The noise level in Washington remains painfully high with frequent presidential Twitter storms attacking friends and foes. But on trade – where much action was expected – it has been rather calm. Yes, Canadian softwood lumber producers have been hit by preliminary tariffs – as has Bombardier recently. But these cases have been handled within the regular trade dispute framework, and free trade does not mean that disputes do not flare up. This is also why dispute resolution mechanisms play such an important role in both Brexit and Nafta negotiations.
But maybe this is the calm before the storm. President Trump does not have many core convictions, but trade – and that the US has been screwed by its trading partners – is one of them. The focus on bilateral trade deficits remains and US Trade Representative Lighthizer is likely to push for a more aggressive trade agenda now that he has settled in after a long confirmation process. Commerce Secretary Ross and Economic Advisor Cohn are more moderate and favor less-disruptive measures, but in the end the President may choose to make trade a battleground – especially if his domestic agenda stalls in Congress. Hence, if Republicans are not able to pass a tax reform the result could have global implications.
Significant presidential powers
It is underappreciated how much administrative power the President holds on trade issues. While the right to levy tariffs in general rests with Congress, the President has the power to undertake discretionary measures against companies, sectors or countries.
Since April, the Commerce Department has worked on framing steel and aluminum imports as a national security issue (using 232 in Trade Expansion Act of 1962), but has not published a report as inter-departmental fights broke out and focus moved to how partners would retaliate. Counting from April, the Commerce Department has 270 days to make a recommendation to the President. Section 232 is a potent tool and allows the Commerce Department to self-initiate trade investigations without complaints from interested parties. I expect more case-by-case investigations going forward.
In August, Lighthizer initiated an investigation of China under Section 301 of the Trade Act of 1974 to determine whether practices in the areas of technology transfer, intellectual property, and innovation were unreasonable or discriminatory. Trade relations with China have been tied to North Korea since President Trump and President Xi met in April, but as the trade deficit shows no signs of easing, targeted measures should be expected. South Korea has also been in the crosshair, but large sales of military equipment may placate the President.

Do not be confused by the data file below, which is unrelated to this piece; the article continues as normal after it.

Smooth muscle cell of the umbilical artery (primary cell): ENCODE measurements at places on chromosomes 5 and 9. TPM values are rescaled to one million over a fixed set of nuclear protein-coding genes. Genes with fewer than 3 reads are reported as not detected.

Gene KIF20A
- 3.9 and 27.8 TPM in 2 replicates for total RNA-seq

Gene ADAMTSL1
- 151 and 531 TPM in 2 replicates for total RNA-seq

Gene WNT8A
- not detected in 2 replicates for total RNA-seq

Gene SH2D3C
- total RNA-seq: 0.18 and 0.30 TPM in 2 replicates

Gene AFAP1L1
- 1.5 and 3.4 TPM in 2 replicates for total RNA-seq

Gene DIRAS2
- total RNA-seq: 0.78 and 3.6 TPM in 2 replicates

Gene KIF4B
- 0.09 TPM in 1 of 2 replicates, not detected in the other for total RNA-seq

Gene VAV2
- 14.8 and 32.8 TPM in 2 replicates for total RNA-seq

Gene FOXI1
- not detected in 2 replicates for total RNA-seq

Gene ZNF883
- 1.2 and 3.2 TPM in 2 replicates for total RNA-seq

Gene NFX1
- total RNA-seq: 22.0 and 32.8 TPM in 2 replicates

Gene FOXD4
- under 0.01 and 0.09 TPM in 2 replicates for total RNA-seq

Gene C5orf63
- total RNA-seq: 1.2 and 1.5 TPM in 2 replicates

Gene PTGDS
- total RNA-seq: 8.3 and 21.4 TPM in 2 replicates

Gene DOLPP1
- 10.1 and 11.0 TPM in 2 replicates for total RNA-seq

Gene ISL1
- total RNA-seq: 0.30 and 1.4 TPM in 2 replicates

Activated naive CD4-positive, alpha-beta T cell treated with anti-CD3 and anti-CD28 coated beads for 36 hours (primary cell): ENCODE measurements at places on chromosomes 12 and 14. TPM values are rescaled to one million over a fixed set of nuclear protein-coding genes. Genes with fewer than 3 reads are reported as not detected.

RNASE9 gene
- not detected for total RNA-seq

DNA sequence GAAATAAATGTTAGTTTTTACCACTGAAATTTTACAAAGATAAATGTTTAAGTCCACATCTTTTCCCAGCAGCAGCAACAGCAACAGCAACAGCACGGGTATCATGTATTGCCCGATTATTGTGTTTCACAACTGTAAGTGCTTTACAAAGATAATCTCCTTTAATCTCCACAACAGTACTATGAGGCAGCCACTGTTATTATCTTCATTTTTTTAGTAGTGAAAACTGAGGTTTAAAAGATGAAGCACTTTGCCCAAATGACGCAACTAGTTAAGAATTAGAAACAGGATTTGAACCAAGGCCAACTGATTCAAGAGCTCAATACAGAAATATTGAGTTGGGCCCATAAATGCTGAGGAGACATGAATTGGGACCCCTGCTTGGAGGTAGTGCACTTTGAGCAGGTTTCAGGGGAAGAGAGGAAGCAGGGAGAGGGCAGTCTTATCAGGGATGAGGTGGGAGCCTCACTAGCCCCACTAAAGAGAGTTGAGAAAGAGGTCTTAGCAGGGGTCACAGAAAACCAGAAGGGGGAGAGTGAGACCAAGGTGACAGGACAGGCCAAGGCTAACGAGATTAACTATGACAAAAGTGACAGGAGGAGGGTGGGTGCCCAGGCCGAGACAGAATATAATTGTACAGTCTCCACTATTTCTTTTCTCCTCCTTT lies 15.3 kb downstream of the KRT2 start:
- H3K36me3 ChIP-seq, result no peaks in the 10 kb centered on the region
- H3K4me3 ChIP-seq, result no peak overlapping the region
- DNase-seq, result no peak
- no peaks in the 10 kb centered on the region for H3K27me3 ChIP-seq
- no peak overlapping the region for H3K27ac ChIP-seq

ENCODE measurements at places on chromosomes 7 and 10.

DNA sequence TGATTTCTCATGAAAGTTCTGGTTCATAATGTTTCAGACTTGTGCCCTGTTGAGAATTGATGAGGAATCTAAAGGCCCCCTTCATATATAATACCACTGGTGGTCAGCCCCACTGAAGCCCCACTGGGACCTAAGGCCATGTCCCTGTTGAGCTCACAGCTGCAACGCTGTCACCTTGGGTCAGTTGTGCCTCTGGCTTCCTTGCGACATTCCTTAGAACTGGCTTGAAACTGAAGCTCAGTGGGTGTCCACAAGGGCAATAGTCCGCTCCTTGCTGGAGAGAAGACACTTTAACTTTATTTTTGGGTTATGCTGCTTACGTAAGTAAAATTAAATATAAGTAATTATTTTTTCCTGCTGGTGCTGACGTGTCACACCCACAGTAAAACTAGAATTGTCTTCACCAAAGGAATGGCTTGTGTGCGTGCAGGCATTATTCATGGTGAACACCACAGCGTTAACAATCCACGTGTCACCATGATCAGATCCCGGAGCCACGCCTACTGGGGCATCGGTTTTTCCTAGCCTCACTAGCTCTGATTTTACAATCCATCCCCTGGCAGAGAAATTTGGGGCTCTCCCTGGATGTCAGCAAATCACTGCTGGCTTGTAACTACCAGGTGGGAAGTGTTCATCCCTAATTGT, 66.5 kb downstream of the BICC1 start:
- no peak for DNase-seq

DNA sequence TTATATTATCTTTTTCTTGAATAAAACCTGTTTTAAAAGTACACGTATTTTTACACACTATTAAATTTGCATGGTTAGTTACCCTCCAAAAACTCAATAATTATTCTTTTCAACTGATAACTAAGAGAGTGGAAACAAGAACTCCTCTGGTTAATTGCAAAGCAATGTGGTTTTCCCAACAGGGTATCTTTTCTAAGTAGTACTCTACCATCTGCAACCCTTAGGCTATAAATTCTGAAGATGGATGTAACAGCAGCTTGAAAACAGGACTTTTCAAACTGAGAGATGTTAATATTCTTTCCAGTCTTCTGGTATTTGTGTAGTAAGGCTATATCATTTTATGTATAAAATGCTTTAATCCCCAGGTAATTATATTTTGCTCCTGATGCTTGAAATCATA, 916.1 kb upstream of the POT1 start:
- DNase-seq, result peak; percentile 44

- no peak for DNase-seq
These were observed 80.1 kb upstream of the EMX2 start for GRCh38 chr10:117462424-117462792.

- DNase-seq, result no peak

Nafta is the elephant in the room
The biggest risk of disruptive trade measures comes from the ongoing Nafta negotiations. President Trump considered pulling out of Nafta – “worst trade deal in history” – in the spring, but chose to renegotiate instead. There is nothing new about US opposition to Nafta. In the 1992 presidential election, independent candidate Ross Perot opposed the deal, talking about the “giant sucking sound” of jobs moving to Mexico. His point was about the wage difference, which is also a contentious topic in the current negotiations.
The fourth of seven rounds of negotiations take place in DC 11-15 October, and while the statement after the third round noted progress, there are still significant differences of opinion. All issues are on the table, but US auto imports from Mexico has the President’s special attention. However, Mexico has become an important destination for US capital and exports (especially energy and agriculture), so the relationship is much more complicated than that.
The risk of failure should not be ignored. Not just because of President Trump’s statements during the election campaign, but also because of domestic politics in the US and Mexico. Mexico has presidential elections later in 2018 and making substantial concession on trade to the US is not an option in the current political environment. Trump is looking for wins to please his political base of free-trade opponents. As mentioned, tax reform – and maybe the border wall – could be factors in President Trump’s decision making.
Hence, there is a risk that the negotiators reach an agreement, but it stumbles on the political optics. I would pay special attention to not just the statement after the next negotiations, but also to how the three partners spin the situation.